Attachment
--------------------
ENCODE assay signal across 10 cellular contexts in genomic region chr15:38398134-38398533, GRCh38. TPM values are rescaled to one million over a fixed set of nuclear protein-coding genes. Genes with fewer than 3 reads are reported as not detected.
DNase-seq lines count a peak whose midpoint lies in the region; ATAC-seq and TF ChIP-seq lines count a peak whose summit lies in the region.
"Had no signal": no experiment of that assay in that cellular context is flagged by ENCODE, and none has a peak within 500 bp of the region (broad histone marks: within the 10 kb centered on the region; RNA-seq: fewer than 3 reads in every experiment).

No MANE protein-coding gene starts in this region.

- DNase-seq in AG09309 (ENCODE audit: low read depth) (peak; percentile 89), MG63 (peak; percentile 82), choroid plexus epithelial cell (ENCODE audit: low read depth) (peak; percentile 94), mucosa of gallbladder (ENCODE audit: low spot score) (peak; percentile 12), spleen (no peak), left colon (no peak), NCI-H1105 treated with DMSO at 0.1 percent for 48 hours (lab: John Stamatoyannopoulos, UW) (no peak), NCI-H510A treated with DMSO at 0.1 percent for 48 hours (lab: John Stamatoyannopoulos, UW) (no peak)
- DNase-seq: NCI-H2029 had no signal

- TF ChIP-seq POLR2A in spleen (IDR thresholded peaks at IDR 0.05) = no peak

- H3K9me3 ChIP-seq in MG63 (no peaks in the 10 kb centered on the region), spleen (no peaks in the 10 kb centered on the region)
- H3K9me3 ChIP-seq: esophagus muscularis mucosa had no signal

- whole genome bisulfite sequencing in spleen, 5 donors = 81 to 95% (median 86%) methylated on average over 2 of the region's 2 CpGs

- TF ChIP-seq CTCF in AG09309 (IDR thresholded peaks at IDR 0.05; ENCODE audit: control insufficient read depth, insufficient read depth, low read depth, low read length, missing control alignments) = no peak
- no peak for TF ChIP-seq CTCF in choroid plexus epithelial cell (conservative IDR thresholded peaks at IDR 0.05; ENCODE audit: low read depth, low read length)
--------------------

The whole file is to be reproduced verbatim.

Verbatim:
ENCODE assay signal across 10 cellular contexts in genomic region chr15:38398134-38398533, GRCh38. TPM values are rescaled to one million over a fixed set of nuclear protein-coding genes. Genes with fewer than 3 reads are reported as not detected.
DNase-seq lines count a peak whose midpoint lies in the region; ATAC-seq and TF ChIP-seq lines count a peak whose summit lies in the region.
"Had no signal": no experiment of that assay in that cellular context is flagged by ENCODE, and none has a peak within 500 bp of the region (broad histone marks: within the 10 kb centered on the region; RNA-seq: fewer than 3 reads in every experiment).

No MANE protein-coding gene starts in this region.

- DNase-seq in AG09309 (ENCODE audit: low read depth) (peak; percentile 89), MG63 (peak; percentile 82), choroid plexus epithelial cell (ENCODE audit: low read depth) (peak; percentile 94), mucosa of gallbladder (ENCODE audit: low spot score) (peak; percentile 12), spleen (no peak), left colon (no peak), NCI-H1105 treated with DMSO at 0.1 percent for 48 hours (lab: John Stamatoyannopoulos, UW) (no peak), NCI-H510A treated with DMSO at 0.1 percent for 48 hours (lab: John Stamatoyannopoulos, UW) (no peak)
- DNase-seq: NCI-H2029 had no signal

- TF ChIP-seq POLR2A in spleen (IDR thresholded peaks at IDR 0.05) = no peak

- H3K9me3 ChIP-seq in MG63 (no peaks in the 10 kb centered on the region), spleen (no peaks in the 10 kb centered on the region)
- H3K9me3 ChIP-seq: esophagus muscularis mucosa had no signal

- whole genome bisulfite sequencing in spleen, 5 donors = 81 to 95% (median 86%) methylated on average over 2 of the region's 2 CpGs

- TF ChIP-seq CTCF in AG09309 (IDR thresholded peaks at IDR 0.05; ENCODE audit: control insufficient read depth, insufficient read depth, low read depth, low read length, missing control alignments) = no peak
- no peak for TF ChIP-seq CTCF in choroid plexus epithelial cell (conservative IDR thresholded peaks at IDR 0.05; ENCODE audit: low read depth, low read length)